Pros and cons of returning to school

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Emma Newman staff writer 

There were two reactions that I felt when I heard that school was returning without cohorts. One was the intense feeling of happiness at the prospect of reuniting with my friends, meeting some of my teachers face-to-face for the first time and truly engaging with my schoolwork. The other was panic–at the idea of class getting harder, at the sudden adjustment that this could entail and at the feeling of leaving my safe, stress-free home behind. 

However, it was impossible to fully comprehend what returning to school would mean until I had actually experienced it. Returning, even for the two days that I experienced it, had advantages and disadvantages. Below are some of the pros and cons of returning to school, from someone who has actually done it. 

Pros 

The most rewarding aspect of returning to school was the improved social connections that I made. Seeing people that I knew in person, no matter how few, was a positive experience  impossible to replicate via Zoom. This interaction didn’t just improve my lunches – it enhanced my classroom experience. Instead of the dreaded lull of breakout room silence, I could work with students to better understand school material. 

Another unique benefit of returning to school was a break from perpetual boredom and disengagement. Hearing and seeing my teacher talk via Zoom is, in theory,  similar to being in-person, but it is in fact exponentially less interesting than being in-person during long lectures. The simple act of being in-person focuses attention and improves my learning experience. 

Perhaps the most important positive side effect of being in-person, though, is an improvement in my spirits. Attending class virtually often drags on for so long that counting down the seconds until the class ends can seem like a more efficient use of time than paying attention. Instead of walking around and talking during breaks, I often look at my computer, scroll through Instagram, or simply wait until the break is over. 

This level of toxic negativity that invades my life at home daily did not apply to in-person classes. Simply walking from class to class improved my mood substantially because of its energizing effects. Even reintroducing myself to my teachers and classmates seemed like a fun activity in comparison to the isolation that I often felt at a Zoom screen. 

Overall, while sleeping an extra few minutes was an appealing at-home prospect, attending school in-person brought an energizing and mood-lifting quality that sleep alone did not. 

Cons

As fun as it was to see my friends, teachers and campus again, though, doing so didn’t actually improve my quality of education. Because most of my fellow students attend virtually, teachers often direct their attention toward virtual students instead of those in-person. This produced an unfortunate truth – I still had to stare at a screen to get instruction when I attended in-person classes.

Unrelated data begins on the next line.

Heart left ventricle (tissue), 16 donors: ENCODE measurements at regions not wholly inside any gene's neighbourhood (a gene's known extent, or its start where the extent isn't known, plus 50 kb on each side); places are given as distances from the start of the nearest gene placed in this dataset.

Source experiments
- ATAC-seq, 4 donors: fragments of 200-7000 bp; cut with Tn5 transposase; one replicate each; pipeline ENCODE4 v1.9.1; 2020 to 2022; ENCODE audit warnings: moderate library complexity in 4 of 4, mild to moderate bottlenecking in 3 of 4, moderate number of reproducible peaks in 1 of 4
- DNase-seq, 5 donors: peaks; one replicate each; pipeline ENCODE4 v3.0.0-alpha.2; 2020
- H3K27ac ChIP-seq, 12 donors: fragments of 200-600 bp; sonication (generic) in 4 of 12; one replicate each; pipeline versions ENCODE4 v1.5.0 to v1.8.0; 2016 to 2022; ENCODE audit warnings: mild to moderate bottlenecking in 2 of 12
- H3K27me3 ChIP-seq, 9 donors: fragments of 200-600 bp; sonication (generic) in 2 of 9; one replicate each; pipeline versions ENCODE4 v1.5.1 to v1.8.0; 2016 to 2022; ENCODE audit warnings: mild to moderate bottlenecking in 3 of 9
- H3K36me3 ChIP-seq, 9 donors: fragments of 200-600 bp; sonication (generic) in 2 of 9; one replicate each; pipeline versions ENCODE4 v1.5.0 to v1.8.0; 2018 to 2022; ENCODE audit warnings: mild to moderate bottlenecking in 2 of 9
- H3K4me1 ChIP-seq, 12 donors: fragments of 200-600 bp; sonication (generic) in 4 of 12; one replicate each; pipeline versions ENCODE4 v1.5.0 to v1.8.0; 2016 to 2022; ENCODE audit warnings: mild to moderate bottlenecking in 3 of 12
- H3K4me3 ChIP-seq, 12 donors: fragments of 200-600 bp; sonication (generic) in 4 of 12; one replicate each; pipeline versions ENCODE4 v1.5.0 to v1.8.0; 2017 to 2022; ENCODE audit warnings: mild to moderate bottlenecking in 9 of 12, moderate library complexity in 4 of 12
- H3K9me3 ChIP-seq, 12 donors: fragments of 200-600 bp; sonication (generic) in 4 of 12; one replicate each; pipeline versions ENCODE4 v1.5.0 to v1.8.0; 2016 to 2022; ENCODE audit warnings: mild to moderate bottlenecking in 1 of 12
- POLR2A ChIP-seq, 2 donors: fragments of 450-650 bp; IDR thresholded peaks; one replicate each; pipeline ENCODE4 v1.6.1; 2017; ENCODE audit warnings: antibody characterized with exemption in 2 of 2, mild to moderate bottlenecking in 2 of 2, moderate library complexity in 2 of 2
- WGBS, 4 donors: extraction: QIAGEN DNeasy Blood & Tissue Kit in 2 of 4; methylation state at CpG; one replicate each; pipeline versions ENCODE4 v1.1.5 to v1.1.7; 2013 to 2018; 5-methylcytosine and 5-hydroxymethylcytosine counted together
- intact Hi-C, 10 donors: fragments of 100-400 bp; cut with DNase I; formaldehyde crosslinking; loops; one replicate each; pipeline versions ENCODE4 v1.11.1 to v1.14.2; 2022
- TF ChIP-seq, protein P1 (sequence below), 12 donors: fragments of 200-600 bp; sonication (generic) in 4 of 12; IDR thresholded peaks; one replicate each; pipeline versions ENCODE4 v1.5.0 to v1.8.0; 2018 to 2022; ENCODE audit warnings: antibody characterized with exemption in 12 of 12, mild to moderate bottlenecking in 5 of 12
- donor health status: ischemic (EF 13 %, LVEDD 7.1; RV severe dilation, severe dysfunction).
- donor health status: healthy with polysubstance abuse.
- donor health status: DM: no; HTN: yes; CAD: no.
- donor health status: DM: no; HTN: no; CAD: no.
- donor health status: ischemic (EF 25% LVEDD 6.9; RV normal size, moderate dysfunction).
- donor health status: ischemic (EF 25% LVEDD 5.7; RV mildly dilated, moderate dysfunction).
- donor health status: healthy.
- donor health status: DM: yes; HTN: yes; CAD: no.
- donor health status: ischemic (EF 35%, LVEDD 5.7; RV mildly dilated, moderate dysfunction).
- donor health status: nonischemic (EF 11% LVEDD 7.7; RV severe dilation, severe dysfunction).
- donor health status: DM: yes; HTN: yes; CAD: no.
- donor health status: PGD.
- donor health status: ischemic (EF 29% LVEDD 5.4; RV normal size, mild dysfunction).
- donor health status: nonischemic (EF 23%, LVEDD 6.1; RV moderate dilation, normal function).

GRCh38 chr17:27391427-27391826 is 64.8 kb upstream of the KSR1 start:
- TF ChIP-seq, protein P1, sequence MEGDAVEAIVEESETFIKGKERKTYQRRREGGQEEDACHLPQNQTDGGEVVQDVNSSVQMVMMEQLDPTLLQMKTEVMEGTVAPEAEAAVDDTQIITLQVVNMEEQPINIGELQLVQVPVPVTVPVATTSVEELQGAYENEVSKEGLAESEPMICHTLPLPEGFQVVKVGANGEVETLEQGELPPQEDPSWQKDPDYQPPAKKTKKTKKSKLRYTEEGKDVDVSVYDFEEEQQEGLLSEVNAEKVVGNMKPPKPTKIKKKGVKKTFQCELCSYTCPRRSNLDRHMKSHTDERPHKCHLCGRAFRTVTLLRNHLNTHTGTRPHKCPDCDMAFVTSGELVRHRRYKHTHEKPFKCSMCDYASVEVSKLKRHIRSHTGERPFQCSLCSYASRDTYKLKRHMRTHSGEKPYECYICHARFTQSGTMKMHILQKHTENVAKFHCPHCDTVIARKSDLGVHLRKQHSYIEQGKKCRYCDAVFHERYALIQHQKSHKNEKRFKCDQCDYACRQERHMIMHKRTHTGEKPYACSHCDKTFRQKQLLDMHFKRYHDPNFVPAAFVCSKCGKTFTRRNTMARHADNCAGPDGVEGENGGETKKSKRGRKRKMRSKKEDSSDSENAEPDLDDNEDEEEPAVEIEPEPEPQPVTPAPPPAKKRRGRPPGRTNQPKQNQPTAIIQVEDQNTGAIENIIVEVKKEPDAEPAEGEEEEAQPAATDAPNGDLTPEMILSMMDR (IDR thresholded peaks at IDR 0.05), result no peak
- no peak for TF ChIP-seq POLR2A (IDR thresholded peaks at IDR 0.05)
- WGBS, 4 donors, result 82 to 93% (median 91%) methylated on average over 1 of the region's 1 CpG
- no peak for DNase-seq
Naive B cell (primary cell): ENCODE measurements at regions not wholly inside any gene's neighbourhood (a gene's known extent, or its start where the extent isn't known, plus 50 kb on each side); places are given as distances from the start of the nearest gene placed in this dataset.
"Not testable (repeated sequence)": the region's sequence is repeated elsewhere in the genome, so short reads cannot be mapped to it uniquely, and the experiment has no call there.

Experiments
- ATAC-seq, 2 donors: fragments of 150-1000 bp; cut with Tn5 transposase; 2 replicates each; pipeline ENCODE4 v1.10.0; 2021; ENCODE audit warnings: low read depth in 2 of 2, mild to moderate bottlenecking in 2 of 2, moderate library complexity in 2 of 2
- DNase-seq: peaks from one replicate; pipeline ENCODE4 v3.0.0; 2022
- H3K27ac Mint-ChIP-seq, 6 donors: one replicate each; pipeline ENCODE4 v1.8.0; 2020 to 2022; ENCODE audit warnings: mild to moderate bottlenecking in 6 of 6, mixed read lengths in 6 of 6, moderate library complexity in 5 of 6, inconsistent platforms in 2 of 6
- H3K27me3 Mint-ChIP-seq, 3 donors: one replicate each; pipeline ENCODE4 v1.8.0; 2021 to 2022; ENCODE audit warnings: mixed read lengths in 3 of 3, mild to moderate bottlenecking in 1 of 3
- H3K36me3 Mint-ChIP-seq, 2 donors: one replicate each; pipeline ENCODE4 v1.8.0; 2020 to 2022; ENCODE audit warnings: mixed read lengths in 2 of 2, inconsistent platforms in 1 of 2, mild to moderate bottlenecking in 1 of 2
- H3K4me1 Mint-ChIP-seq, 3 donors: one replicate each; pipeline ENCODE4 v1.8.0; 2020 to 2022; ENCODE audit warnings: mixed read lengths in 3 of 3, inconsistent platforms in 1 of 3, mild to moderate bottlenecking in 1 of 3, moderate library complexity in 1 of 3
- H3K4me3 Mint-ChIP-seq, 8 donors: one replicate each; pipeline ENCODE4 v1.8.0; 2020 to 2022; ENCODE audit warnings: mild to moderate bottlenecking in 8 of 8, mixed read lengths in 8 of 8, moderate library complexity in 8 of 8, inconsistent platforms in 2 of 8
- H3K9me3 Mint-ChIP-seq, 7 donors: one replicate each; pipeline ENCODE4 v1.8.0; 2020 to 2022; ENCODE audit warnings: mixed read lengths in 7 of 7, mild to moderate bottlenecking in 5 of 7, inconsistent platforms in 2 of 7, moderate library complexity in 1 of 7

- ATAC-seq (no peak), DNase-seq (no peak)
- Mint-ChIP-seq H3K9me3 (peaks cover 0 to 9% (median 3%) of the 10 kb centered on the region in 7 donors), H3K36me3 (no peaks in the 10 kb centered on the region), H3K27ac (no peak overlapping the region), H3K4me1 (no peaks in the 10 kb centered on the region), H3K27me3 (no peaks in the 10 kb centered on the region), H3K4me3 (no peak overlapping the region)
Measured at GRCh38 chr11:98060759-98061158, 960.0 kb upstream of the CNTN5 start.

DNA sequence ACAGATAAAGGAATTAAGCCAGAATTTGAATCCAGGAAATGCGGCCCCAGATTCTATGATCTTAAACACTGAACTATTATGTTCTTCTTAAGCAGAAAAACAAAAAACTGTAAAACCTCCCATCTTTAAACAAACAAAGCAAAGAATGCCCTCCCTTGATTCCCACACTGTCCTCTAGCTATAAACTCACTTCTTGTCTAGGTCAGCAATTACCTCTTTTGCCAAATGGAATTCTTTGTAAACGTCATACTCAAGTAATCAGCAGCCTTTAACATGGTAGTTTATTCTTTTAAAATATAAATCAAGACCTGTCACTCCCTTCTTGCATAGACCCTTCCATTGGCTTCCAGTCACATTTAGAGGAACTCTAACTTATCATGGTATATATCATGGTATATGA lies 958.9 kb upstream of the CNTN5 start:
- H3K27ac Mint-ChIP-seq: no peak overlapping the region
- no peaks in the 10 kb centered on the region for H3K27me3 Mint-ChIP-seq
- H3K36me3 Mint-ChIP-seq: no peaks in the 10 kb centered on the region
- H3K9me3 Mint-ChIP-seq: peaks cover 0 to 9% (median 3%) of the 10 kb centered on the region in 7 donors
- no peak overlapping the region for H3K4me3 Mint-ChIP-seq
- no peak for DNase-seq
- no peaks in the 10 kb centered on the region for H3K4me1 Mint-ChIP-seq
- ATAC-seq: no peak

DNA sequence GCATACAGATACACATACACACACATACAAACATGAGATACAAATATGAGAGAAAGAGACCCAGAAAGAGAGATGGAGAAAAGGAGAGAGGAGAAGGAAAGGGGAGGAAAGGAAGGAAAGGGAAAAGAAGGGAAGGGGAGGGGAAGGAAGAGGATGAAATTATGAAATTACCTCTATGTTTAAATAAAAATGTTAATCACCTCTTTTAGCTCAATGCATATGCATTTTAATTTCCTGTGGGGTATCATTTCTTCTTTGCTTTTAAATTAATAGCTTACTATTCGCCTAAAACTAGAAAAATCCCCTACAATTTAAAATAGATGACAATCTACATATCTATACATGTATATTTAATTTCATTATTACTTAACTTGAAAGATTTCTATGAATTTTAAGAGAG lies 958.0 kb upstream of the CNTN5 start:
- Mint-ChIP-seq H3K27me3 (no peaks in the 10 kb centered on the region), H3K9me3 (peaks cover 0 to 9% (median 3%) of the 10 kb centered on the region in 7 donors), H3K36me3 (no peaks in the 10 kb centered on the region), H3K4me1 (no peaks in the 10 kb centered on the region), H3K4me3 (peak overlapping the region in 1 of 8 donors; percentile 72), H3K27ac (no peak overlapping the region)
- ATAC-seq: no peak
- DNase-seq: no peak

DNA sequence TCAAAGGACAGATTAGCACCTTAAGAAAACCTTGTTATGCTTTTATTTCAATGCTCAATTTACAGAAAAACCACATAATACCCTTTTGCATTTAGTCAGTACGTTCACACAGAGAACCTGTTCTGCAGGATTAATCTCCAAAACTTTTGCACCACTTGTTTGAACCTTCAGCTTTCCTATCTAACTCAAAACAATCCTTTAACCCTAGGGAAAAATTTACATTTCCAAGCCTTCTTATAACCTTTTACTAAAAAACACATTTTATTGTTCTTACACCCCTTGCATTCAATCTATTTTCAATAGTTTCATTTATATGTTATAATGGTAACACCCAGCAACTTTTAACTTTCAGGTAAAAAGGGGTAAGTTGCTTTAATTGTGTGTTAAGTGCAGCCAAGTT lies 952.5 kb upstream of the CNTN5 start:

Many of my teachers also did not address the class by sitting in the direction that students are facing, meaning that when I tried to gain instructions directly from my teacher, I had to tilt my head.  This reduces the quality of notes that can be taken, which leaves many students to resort to reliance on their Zoom teacher instead of their real one. 

What’s more is that students who attend class virtually are actually acknowledged by some teachers to a greater extent than in-person students. This is because most in-person students, including myself, kept their cameras off during class in an attempt to be more present in the classroom. Because some teachers spend more time looking at their screens than their real-life students, virtual students are called on for more questions and made eye-contact with more frequently. There were multiple times that I raised my hand in the middle of class and not only was not called on, but was not even looked at. 

Engaging in extracurricular activities was also significantly more difficult when attending in person. Club meetings are not held in classrooms but held virtually. The result of this fact is that students who come to school either have to attend meetings outside with their headphones on, which limits in-person interaction, or skip the meeting altogether. Because of this, I only attended school on days when club meetings were not taking place. 

More than any of the educational aspects, though, I noticed very serious health dangers  of returning. Certain precautions that I personally deem necessary for a safe environment are not being enforced. 

For example, students, instead of sitting in small groups, were allowed to eat lunch with large groups of friends, similar to how it was pre-pandemic. Teacher also took their masks off during class. Out of the six classes I took, two of my teachers took their masks off to eat in the two days that I attended in-person. For unvaccinated students, these actions could be a cause of sickness, which could make the school a perfect breeding ground for a super-spread. I had one vaccine when I attended, but because I was not fully protected, I still felt nervous. 

Ultimately, it is up to the students and their parents to decide whether or not the negatives outweigh the positives of going to school. For me, they did.  However, because of these many considerations, administrators and teachers should not pressure students into returning. Instead, they should be understanding of both sides and encourage students to do whatever is best for themselves and their families.

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